As a rule, glass doesn’t break without any damage. When something hits the glass, and it breaks the cause is easy to determine. What if it seems that the glass breaks on its own? What can cause something like this?
Each basic glass contains extremely low quantities of nickel sulfide (NiS) crystals, which are inevitably introduced into the glass via the raw materials. In normal annealed float or patterned glass, these crystals do not have any relevance.
In tempered glass, the fast cooling process of the tempering “freezes” the NiS particle in a high temperature crystal form. When this particle is later affected by temperature from energy absorption, the crystal structure may change because the volume of the crystal changes. If the increase is too big it causes the glass to burst. Unfortunately this kind of breakage is not included in any warranty because its an inevitable part of glass manufacturing that is not possible to eliminate completely.
If we don’t see the glass bursting ourselves then it might be difficult to know if the glass has been broken by an external source or not. When shattering the NiS particle caused breakage is on occasion possible to determine from a “butterfly” shaped pattern. The breakage point is in the centerline of the point where the NiS particle has expanded. If this kind of pattern is visible on the breakage then it’s a great chance that NiS particle has shattered the glass.
To minimize the risk of NiS particle breakage a process called Heat Soak Test is recommended. Heat soak testing is a destructive test. Tempered glass is put into a heat soak oven and brought to and held at a temperature of 290degrees Celsius for approximately two hours. Most glass containing NiS will shatter during this process and those be eliminated from the glass project. This causes glass containing NiS inclusions to break in the heat soak chamber, thus reducing the risk of potential field breakage. Close to 99% glass panes with inclusions will be identified and suffer fracture.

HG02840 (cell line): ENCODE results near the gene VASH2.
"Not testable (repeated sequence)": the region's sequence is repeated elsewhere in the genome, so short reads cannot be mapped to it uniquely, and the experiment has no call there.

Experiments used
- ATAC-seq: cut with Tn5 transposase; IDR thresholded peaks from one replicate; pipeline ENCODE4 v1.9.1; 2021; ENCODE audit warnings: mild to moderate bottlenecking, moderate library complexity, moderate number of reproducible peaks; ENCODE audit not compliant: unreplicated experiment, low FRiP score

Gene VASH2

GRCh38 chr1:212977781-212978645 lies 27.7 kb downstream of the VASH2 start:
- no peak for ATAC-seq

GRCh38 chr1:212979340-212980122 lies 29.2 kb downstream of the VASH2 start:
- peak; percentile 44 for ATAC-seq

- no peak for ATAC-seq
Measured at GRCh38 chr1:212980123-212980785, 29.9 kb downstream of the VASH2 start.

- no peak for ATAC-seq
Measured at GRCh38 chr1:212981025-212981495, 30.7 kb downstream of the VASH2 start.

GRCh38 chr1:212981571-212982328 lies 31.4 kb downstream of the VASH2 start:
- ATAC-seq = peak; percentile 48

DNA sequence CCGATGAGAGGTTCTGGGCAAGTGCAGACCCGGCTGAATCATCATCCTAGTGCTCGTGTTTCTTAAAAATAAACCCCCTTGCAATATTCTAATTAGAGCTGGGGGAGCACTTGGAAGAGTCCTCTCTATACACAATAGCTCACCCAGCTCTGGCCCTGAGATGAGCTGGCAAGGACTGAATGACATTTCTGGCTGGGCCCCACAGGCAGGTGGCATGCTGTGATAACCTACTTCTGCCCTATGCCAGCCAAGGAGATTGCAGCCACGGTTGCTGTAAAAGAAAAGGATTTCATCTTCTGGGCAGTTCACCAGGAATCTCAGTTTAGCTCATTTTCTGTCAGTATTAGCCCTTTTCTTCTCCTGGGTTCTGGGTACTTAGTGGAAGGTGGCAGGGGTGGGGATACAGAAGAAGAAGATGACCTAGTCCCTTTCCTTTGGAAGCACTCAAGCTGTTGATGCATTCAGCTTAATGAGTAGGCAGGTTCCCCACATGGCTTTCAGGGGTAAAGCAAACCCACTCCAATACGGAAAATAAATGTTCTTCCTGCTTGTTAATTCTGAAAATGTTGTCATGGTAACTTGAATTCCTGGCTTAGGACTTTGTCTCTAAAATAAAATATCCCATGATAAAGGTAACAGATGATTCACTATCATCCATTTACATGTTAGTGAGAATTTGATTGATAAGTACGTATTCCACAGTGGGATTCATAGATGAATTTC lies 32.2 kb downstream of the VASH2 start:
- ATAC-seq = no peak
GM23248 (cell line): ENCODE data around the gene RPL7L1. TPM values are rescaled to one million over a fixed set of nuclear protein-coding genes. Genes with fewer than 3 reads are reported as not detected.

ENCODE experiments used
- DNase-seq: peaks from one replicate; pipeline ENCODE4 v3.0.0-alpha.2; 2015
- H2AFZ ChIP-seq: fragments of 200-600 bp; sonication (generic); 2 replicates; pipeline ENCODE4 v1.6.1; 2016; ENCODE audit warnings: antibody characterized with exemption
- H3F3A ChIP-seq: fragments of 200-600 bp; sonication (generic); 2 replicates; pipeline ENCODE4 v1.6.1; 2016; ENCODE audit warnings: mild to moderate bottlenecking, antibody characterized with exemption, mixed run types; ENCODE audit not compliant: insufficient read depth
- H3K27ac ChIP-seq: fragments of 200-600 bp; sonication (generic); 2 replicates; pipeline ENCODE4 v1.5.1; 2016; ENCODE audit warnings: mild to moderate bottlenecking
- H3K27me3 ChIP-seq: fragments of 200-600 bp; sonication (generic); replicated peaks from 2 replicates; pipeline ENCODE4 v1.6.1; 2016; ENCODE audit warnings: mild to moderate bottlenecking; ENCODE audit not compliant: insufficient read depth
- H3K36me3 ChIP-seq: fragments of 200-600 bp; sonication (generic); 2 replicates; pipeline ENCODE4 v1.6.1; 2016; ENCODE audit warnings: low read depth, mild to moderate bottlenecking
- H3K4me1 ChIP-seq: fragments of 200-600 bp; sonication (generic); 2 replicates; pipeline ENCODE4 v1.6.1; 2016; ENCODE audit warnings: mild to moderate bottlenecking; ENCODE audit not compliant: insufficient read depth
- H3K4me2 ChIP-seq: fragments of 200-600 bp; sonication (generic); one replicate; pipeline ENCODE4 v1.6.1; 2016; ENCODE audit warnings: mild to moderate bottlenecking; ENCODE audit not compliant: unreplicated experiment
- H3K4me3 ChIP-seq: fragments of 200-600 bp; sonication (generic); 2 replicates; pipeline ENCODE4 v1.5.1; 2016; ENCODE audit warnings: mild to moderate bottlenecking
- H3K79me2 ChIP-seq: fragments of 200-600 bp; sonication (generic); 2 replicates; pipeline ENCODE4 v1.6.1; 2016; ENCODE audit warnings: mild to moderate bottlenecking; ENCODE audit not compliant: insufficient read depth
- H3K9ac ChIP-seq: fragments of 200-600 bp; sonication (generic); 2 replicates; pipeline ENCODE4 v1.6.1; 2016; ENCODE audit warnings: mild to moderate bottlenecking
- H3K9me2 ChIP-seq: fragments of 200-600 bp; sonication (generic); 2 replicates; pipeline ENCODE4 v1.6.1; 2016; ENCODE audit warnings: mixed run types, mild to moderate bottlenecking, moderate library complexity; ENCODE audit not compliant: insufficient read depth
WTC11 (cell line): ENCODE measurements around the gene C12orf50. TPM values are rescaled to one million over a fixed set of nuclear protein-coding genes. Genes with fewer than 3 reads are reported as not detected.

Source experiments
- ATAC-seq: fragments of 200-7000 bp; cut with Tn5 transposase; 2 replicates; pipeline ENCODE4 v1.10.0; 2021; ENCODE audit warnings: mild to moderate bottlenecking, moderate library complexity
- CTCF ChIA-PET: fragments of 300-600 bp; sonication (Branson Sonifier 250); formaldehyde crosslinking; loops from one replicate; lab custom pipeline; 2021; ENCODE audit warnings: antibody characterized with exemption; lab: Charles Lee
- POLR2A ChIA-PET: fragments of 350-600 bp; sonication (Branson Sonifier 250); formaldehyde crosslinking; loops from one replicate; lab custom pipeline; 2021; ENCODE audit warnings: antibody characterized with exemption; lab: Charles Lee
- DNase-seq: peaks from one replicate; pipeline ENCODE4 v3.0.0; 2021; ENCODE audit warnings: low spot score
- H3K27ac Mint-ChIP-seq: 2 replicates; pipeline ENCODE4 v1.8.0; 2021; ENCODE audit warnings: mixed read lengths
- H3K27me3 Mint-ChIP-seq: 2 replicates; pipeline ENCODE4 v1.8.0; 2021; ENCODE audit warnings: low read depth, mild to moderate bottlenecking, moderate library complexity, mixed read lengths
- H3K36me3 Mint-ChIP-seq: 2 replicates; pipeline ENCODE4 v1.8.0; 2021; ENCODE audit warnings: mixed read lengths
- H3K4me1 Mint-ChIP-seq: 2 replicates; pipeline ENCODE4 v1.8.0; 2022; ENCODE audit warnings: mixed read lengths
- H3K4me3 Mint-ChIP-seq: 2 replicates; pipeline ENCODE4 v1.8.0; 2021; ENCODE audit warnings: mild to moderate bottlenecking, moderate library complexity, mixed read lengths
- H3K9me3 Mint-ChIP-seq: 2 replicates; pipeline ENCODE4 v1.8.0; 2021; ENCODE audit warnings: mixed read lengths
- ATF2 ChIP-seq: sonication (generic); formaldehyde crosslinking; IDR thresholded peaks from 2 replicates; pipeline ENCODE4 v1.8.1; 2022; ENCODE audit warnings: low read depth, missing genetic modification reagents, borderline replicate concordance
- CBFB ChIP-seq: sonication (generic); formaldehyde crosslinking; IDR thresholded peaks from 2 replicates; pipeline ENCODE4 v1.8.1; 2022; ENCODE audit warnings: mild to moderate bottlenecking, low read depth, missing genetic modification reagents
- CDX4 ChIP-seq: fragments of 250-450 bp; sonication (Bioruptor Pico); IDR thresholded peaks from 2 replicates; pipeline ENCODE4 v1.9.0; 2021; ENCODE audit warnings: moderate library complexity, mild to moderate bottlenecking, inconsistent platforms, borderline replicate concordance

The Popularity of Heat Soak Test
In some markets, like the UK, HST process is almost a must in bigger projects. In Scandinavia and Baltics it still depends a lot on the developers and builders interest. Unfortunately also the financial situation of the project. While it may be an increase of cost on the IGU then the replacement of one after the spontaneous NiS breakage. It might be much worse if this happens in a high traffic area and the broken IGU is located on the 20th floor of a major skyscraper.
Glassense has modern Heat Soak Test ovens in three of our factories and we test about 3000m2 of glass a year. The process is getting more popular in highrise buildings meaning the demand for it grows. Still there is a long way to go to say we test every glass in the market. We recommend the inclusion of HST where there is risk that the breakage may fall and harm someone below. Or the exchange of the glass after the opening of the building is too expensive compared to the IGU cost for the re-make.
Ask about the Heat Soak Test process from our sales managers and we are happy to talk about it any of our projects.